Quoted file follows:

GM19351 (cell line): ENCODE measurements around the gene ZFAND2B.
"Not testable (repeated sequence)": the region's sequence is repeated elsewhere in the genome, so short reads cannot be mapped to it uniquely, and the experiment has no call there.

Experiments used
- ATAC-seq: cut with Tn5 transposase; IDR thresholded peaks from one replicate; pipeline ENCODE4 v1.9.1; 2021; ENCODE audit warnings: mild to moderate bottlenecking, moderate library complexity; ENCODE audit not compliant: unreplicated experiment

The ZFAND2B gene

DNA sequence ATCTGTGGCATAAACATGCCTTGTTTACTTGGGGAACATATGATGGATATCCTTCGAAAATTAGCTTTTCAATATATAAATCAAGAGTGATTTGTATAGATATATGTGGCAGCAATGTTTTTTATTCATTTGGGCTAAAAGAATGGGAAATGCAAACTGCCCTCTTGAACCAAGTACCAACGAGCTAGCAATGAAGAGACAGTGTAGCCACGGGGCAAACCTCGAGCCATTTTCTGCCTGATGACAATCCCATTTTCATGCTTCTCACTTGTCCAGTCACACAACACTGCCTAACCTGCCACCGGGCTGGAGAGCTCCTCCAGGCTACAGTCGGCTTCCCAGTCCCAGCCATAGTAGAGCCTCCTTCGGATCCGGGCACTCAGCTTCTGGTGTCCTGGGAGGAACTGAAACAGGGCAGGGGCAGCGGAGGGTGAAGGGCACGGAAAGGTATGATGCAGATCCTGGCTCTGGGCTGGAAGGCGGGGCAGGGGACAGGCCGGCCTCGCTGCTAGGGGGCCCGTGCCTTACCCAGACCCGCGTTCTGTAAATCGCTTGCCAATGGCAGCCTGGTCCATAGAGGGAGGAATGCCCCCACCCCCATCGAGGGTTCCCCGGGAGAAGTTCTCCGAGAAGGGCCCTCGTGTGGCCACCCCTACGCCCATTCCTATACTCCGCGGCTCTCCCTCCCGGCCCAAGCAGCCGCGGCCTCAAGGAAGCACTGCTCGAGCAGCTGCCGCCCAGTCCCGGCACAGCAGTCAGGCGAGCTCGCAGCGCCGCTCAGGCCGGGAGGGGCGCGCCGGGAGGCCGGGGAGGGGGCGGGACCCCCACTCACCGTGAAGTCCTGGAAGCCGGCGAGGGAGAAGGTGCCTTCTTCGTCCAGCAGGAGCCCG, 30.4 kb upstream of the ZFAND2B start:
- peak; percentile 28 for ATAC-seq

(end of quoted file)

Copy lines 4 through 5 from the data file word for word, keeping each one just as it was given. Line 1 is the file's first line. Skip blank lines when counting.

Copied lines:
- ATAC-seq: cut with Tn5 transposase; IDR thresholded peaks from one replicate; pipeline ENCODE4 v1.9.1; 2021; ENCODE audit warnings: mild to moderate bottlenecking, moderate library complexity; ENCODE audit not compliant: unreplicated experiment

The ZFAND2B gene